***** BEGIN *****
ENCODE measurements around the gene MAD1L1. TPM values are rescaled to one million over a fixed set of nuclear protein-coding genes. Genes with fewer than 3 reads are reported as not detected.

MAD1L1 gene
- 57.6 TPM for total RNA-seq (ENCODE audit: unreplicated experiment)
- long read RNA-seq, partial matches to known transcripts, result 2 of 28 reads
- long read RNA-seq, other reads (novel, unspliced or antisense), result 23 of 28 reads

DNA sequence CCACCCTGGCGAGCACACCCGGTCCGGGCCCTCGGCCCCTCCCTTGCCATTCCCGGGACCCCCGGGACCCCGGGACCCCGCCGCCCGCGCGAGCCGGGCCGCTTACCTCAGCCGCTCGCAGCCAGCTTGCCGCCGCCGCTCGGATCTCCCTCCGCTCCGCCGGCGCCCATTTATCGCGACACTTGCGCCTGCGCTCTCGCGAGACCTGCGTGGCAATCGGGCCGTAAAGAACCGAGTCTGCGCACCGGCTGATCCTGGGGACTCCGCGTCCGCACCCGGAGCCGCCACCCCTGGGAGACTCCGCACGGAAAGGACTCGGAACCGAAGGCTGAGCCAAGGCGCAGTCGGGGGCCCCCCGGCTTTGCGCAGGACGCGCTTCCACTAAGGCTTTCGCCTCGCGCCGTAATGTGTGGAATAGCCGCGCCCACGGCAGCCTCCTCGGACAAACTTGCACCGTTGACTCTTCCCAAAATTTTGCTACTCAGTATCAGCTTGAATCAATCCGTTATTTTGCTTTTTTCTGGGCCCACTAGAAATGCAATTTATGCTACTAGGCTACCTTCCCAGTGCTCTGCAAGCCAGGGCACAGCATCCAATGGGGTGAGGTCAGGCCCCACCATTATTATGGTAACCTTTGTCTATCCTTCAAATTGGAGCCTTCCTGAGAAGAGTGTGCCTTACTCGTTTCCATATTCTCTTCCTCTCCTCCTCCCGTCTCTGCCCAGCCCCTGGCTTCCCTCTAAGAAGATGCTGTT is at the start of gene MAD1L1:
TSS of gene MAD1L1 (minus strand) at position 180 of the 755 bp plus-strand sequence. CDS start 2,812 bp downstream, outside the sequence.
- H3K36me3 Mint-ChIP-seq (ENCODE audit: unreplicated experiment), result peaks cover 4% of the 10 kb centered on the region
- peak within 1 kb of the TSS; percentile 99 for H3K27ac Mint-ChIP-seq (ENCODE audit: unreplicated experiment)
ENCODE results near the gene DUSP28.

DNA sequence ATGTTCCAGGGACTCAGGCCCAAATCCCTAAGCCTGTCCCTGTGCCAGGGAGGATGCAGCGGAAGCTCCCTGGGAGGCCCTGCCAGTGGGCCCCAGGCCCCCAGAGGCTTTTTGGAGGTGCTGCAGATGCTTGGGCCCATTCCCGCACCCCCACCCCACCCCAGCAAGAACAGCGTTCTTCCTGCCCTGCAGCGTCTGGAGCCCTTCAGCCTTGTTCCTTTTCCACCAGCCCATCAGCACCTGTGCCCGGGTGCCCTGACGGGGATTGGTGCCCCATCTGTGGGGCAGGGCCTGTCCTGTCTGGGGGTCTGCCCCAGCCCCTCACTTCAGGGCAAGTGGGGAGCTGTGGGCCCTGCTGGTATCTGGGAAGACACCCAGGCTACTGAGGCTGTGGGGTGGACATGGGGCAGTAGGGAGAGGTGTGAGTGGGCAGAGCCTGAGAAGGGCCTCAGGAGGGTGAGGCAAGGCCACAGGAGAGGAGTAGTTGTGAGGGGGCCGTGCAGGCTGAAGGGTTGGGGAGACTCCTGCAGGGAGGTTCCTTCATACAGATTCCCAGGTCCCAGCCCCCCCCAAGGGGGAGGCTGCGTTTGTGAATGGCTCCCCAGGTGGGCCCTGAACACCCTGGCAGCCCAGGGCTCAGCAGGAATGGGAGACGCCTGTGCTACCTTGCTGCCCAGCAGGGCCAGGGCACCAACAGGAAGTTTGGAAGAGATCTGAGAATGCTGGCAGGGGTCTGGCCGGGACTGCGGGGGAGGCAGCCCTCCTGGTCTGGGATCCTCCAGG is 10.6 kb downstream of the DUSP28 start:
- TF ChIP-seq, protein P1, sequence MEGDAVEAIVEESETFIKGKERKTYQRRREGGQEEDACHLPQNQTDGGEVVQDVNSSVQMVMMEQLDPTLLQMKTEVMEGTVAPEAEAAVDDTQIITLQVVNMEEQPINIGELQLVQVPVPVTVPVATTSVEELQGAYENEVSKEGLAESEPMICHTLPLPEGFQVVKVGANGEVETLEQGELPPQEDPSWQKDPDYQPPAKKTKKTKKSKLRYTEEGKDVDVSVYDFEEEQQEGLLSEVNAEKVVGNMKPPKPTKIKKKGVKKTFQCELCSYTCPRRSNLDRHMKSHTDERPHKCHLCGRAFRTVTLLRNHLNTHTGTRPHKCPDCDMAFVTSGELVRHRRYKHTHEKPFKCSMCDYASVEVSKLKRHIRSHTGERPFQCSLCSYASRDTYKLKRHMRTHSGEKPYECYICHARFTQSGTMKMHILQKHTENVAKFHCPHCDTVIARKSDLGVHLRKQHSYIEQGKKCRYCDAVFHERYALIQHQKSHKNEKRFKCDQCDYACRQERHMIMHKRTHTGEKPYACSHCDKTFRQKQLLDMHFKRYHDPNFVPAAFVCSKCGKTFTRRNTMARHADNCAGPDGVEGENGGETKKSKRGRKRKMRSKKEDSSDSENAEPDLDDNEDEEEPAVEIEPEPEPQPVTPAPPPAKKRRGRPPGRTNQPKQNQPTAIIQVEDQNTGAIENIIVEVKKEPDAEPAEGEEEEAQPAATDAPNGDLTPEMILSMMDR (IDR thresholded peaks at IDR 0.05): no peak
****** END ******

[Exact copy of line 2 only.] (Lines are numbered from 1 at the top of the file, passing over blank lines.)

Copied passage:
MAD1L1 gene